Sheila Burnford's 1961 book "The Incredible Journey" tells of two dogs and a cat making their way across Canada in search of their dearly beloved owners. The owners had left the animals with a family friend during a trip, and when the animals are mistakenly abandoned by a caretaker, they set out to find their family. The arduous and challenging trip could have taken the animals' lives at any time, and indeed, when the animals can't be found, their masters assume the worst. However, it's unlikely this book would have found such acclaim and spawned two movies if it featured that kind of dour ending, so there's a heartwarming scene in which pets and owners reunite.
While we love to watch the ingenuity of animals on the silver screen, we certainly don't want our own Fido or Princess Whiskers deciding to make incredible journeys of their own. So when a person is moving, or even just taking a short-term vacation, he or she might choose to ship the family pets. Pets might also be shipped if they're ordered from a breeder across the country, or if they're heading off to show their merits at a dog or cat show. Some animals headed for zoos also travel this way.
But does the word "shipping" bring to mind dinged packages, broken Netflix discs and lost letters? Surely it's not safe for an animal to be shipped from place to place like cargo, you're thinking. Well, have no fear. There are many rules in place to ensure that shipped pets reach their destination in one piece; in fact, the rules can be so complex and detailed for different destinations that it's unlikely that humans would travel at all if they had to meet as many requirements.
Pet shipping is something that pet owners can take upon themselves to do, but owners also have the option of hiring a service to do it for them. Animal relocation or pet shipping services often market themselves as "pet travel agents"; they take care of the paperwork and arrangements that accompany a pet move. So whether you're going to do it yourself, or if you want to see just how those pet shipping services earn their money, let's take a look at the incredible journey that a shipped pet goes on.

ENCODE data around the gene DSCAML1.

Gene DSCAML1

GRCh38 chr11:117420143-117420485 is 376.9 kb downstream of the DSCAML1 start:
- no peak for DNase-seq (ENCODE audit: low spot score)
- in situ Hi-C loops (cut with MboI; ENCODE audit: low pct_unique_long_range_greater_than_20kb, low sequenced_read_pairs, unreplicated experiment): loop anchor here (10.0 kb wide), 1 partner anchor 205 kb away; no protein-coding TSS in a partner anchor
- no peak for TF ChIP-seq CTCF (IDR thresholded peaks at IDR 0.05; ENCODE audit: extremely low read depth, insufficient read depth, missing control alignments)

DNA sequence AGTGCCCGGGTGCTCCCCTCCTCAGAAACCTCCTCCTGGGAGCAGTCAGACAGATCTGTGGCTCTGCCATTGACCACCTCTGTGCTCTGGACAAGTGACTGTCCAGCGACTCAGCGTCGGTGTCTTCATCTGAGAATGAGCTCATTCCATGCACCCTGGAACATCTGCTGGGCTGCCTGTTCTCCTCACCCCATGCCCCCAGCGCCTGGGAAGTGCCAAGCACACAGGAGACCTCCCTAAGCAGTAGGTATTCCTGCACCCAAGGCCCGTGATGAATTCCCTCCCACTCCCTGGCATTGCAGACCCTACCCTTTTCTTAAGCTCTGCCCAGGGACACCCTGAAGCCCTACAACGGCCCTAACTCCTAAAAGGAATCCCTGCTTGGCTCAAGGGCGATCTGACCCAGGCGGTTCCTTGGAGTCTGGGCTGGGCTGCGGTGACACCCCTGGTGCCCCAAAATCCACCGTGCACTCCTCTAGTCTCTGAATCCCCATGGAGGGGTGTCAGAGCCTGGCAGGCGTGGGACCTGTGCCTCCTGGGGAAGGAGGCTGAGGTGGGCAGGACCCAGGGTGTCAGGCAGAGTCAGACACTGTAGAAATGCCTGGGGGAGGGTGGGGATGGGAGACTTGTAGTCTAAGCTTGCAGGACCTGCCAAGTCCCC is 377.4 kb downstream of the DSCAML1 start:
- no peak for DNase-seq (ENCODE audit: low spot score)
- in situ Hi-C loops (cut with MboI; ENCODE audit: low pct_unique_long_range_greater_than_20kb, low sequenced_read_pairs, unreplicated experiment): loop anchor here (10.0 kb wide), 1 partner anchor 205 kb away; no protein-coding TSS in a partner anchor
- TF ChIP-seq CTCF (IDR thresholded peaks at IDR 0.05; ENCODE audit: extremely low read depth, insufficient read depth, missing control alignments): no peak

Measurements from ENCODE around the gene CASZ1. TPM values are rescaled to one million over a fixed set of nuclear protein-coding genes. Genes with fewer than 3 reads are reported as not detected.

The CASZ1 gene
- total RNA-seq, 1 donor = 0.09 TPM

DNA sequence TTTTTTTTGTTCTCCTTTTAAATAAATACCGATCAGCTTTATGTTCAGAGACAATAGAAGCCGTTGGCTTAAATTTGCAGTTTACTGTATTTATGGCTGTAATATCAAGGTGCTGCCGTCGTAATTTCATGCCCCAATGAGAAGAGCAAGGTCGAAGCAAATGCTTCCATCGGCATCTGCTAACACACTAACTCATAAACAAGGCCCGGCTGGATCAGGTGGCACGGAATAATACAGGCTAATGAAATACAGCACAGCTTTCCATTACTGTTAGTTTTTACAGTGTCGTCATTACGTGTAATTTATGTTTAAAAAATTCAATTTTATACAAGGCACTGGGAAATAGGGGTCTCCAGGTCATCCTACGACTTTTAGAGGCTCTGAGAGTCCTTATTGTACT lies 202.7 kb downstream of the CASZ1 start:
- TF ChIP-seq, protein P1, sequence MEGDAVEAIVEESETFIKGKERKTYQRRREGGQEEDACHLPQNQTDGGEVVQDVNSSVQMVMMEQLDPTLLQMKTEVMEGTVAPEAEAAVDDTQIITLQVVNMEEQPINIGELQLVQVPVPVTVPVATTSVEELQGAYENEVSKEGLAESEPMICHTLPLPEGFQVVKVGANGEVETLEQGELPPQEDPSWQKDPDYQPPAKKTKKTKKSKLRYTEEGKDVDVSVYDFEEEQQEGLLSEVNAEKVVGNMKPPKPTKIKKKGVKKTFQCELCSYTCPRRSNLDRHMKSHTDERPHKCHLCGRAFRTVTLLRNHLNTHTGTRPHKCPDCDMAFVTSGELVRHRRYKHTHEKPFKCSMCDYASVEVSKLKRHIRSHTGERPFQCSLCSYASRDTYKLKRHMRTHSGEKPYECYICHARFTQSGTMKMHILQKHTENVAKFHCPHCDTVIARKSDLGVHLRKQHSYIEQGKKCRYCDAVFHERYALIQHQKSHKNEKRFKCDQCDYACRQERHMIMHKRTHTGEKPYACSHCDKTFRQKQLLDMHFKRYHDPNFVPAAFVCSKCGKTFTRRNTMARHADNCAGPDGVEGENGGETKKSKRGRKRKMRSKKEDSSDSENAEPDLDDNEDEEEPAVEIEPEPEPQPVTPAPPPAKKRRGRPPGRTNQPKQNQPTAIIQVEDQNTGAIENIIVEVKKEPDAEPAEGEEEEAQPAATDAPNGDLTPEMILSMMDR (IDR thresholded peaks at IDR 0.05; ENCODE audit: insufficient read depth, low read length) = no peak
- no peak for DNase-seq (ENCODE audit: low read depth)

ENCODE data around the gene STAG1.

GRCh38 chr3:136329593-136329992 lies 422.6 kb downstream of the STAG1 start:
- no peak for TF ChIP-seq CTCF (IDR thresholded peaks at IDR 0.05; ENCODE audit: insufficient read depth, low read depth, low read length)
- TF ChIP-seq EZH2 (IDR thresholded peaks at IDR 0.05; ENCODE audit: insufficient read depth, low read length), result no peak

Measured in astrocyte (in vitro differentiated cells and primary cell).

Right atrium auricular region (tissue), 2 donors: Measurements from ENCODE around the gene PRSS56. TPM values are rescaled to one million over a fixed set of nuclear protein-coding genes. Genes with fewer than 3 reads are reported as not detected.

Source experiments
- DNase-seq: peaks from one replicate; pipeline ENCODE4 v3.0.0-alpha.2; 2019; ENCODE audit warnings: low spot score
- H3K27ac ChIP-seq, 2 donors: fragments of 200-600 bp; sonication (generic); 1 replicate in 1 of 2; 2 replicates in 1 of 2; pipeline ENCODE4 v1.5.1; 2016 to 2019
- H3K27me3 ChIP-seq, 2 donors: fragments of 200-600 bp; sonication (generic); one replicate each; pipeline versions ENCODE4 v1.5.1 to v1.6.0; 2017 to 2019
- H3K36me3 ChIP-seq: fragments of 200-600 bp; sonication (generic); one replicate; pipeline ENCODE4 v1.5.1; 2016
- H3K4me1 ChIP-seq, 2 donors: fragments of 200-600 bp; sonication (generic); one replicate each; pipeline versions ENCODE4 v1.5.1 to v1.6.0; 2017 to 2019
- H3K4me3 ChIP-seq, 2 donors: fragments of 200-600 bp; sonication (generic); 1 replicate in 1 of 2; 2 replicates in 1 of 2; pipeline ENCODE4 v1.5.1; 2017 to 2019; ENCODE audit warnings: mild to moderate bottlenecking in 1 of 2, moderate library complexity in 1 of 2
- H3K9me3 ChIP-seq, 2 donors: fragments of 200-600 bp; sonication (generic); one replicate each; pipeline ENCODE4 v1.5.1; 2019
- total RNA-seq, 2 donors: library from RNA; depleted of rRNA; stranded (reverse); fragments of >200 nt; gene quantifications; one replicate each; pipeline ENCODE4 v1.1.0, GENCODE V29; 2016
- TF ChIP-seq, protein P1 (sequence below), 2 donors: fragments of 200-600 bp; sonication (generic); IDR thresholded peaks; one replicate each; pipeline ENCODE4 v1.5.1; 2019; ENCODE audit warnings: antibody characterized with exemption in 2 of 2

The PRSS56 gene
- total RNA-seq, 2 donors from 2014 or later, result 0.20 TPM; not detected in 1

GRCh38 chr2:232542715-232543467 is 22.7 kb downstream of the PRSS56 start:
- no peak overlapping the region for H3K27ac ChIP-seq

Shipping a Pet
Thousands of pets and exotic animals are shipped successfully each year, though their travel options are somewhat limited to air and auto transport. Buses, trains and boats are usually out of the question for anything but service animals, though certain carriers may have their own rules. The Humane Society of the United States recommends that pets go by air only when "absolutely necessary" and questions the safety of putting a pet in an air cargo hold . While you could certainly drive a pet cross-country or fly an airline that will let you to take your pet as carry-on luggage, sometimes that air cargo hold is your only option. But there are many rules in place to make sure it's as safe as it can be.
If you're the kind of person with a disregard for authority and a penchant for rule-breaking, then shipping a pet via air cargo is not for you. The process of pet shipping involves a whole host of regulations that pet owners must decipher -- pretty much every airline that will carry a pet as cargo and every country that will receive a pet has their own rules and regulations for pet shipping. This is one of the reasons why many people pass the responsibility off to a pet shipping service, which will figure out all the rules, fill out the paperwork and ensure your pet meets you at your destination. You can expect to pay about several hundred dollars for the service, depending on the complexity of the move, in addition to the cost of the flight. (A good place to start your search for a reputable pet shipping company is with the Independent Pet and Animal Transportation Association.)
But pet shipping services will likely be going on the same hunt for updated rules that do-it-yourselfers will. While it would be impossible to cover all the regulations for each possible destination, we can give you an idea of what to keep in mind during the process. To ensure that you meet all regulations, it's best to start the process of shipping your pet well in advance of the planned departure. It will also pay to remember that your pet's well-being takes precedence here. If going by air, you should fly major airlines with established pet shipping policies rather than no-name bargain lines. You may have to tweak your travel schedule to get a nonstop flight (few airlines will transfer a pet for you) or to avoid flying during extreme temperatures, when many airlines ground Fido and Fluffy.